Tips for attending professional events

Professional events come in all shapes and sizes. From local meet-ups to launch parties and conferences. Here’s my simple plan to getting the most out of these different events.


Set your objectives

Without a goal it’s hard to evaluate your performance. Make sure you get your objectives straight before you get to the event. In some cases, these objectives might have been decided for you (i.e. your boss sends you).

You can go to an event to build out existing relationships, meet new people or educate yourself. Make sure your objectives are appropriate for the event you’re planning to attend.

Be courteous

Being courteous is especially important when attending smaller events Even though this is not required, I always bring a small gift for the host. This doesn’t have to be super original – if often bring a cheap bottle of wine – but it’s a good gesture.

Always greet your host when arriving and before you leave. This might be tough at bigger events, but again, it’s a good way of showing your appreciation.

Don’t keep you host busy for too long though; there are plenty of other people they have to attend to. Briefly thank them, congratulate them on the occasion and ask where your mutual acquaintances are at.

Let’s mingle

It’s a good rule to first catch up with the people you know. I like to catch up with existing connections for the following reasons:

  1. I prefer building strong, long-lasting relationships with people rather than a lot of superficial ones. Because I do a lot of remote work, these parties are often one of the few opportunities to talk face-to-face with the people I work with.

  2. These people will probably introduce you to other people, which is always better than walking up to a random stranger.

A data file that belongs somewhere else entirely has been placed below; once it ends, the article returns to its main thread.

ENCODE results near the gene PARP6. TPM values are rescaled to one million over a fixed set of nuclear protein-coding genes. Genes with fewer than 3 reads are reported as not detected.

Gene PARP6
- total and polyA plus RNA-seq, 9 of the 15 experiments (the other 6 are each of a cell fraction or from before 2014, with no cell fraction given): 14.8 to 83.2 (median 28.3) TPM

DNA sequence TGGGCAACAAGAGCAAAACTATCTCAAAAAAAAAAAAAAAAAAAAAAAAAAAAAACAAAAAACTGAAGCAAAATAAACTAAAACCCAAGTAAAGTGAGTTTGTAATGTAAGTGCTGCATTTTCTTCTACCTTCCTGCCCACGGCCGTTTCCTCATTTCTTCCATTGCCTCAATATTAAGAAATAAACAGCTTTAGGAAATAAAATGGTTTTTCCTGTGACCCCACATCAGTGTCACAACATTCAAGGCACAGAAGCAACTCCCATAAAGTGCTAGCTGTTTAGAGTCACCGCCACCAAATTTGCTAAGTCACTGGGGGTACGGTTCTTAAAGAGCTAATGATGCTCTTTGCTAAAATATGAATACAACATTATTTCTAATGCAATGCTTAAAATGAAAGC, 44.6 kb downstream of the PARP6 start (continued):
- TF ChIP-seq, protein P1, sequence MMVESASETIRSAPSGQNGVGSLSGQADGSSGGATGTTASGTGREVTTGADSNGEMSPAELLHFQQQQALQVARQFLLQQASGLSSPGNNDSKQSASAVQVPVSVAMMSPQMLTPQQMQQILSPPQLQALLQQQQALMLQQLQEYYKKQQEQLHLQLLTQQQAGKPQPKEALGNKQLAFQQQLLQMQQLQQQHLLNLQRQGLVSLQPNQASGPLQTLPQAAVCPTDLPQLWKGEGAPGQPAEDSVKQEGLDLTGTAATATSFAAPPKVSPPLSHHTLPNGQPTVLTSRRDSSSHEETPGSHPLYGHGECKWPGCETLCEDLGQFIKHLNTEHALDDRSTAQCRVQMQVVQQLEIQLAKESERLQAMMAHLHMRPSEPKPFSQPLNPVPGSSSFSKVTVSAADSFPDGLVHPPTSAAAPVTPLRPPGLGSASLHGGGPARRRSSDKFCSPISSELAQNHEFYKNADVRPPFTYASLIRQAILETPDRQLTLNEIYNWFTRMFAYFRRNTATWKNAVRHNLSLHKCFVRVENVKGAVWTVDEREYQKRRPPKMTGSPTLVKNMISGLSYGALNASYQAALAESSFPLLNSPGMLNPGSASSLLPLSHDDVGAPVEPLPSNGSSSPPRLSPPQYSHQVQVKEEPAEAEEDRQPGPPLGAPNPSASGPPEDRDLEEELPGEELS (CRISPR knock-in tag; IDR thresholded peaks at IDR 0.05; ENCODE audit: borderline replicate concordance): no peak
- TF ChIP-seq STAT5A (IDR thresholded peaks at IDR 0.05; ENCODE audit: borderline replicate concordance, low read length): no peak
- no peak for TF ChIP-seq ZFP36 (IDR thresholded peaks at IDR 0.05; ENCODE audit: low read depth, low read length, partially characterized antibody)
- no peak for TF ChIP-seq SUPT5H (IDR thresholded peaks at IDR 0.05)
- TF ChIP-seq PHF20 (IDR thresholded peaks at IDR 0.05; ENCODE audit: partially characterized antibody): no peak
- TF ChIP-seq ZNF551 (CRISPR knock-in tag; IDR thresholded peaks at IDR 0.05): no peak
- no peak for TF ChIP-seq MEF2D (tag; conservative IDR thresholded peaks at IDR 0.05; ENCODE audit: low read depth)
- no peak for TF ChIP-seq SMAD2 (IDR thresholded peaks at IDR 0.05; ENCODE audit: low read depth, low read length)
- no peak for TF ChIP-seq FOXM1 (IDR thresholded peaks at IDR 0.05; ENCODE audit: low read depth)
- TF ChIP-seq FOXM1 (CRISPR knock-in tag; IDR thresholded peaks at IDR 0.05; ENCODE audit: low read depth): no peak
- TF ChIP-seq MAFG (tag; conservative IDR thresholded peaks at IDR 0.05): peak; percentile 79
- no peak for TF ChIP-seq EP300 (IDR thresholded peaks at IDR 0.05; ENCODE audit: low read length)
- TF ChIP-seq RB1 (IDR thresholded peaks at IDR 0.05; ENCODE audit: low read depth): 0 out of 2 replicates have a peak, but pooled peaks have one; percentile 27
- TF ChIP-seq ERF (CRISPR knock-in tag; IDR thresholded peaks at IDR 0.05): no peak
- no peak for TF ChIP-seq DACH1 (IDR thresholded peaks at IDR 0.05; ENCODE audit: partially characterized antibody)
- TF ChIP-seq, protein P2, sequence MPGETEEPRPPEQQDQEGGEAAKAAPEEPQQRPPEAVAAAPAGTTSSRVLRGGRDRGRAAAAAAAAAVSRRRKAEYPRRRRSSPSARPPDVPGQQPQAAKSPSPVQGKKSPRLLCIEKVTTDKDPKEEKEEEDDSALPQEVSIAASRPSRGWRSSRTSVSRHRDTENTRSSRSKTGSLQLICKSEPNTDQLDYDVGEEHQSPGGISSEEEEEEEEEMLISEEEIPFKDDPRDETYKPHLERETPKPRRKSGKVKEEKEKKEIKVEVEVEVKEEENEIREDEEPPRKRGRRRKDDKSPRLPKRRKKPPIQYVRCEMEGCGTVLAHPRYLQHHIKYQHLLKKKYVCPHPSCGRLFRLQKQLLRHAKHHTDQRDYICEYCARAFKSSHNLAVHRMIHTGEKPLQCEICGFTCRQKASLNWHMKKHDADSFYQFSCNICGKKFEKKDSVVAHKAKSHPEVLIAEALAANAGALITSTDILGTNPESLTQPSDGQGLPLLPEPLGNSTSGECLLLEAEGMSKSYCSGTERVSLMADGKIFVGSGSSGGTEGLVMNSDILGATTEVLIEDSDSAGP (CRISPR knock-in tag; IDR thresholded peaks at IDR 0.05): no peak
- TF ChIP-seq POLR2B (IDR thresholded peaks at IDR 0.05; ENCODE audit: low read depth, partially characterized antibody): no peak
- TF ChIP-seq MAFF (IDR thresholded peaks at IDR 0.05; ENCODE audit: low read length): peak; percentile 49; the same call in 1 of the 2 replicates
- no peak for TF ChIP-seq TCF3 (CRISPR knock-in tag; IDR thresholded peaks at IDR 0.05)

When you finished talking to your exiting connections it’s time to mingle. This often the hardest part of the evening, at least for me. Identifying people to talk to can be really tough, but it depends on the crowd. There are a few simple heuristics to recognize people you might want to approach.

  1. Loners; the easiest to recognize. Most of the time these people are either waiting for someone to return or just finished another conversation.

  2. Bored people; often found in larger groups. They either don’t really pay attention to the conversation or have a hard time participating. The latter category is harder to spot, but bored people often start looking at other things rather the people they are trying to converse with.

  3. Your “own people”; as I wrote earlier, picking a techie from a crowd isn’t that hard. It’s easier to talk to people with common interests and really hard to converse with people you don’t have anything in common with. These people are probably really easy to recognize too.

When you’ve finished your conversation, don’t be afraid to tell you’re moving on to a next group. Don’t tell your conversation partner you’ll get back to them later when you’re not planning on doing so.

Post event

If your objective was to meet new people, you’re not done yet. I like to follow up with people by sending them an email with links/projects we’ve talked about. By sending them an email, you’re now in their most used communication system – their inbox.

Don’t be that guy that “connects” with everyone on LinkedIn the next morning. I personally don’t carry business cards and I’ve noticed fewer and fewer people do. If you can’t remember my name, our conversation probably wasn’t very interesting.

In 90% of the cases, you can easily find the email address of the person you’re looking for by searching for their name and company. Use your Google-fu.

It’s a skill

Some people seem to be natural at these things, but they probably went to a lot of events to get to this point. Evaluate what went good and what not. Ask friends or co-workers if you’re having difficulty with certain things.

As with everything it takes a lot of practice to master a skill. I certainly still have a long way to go.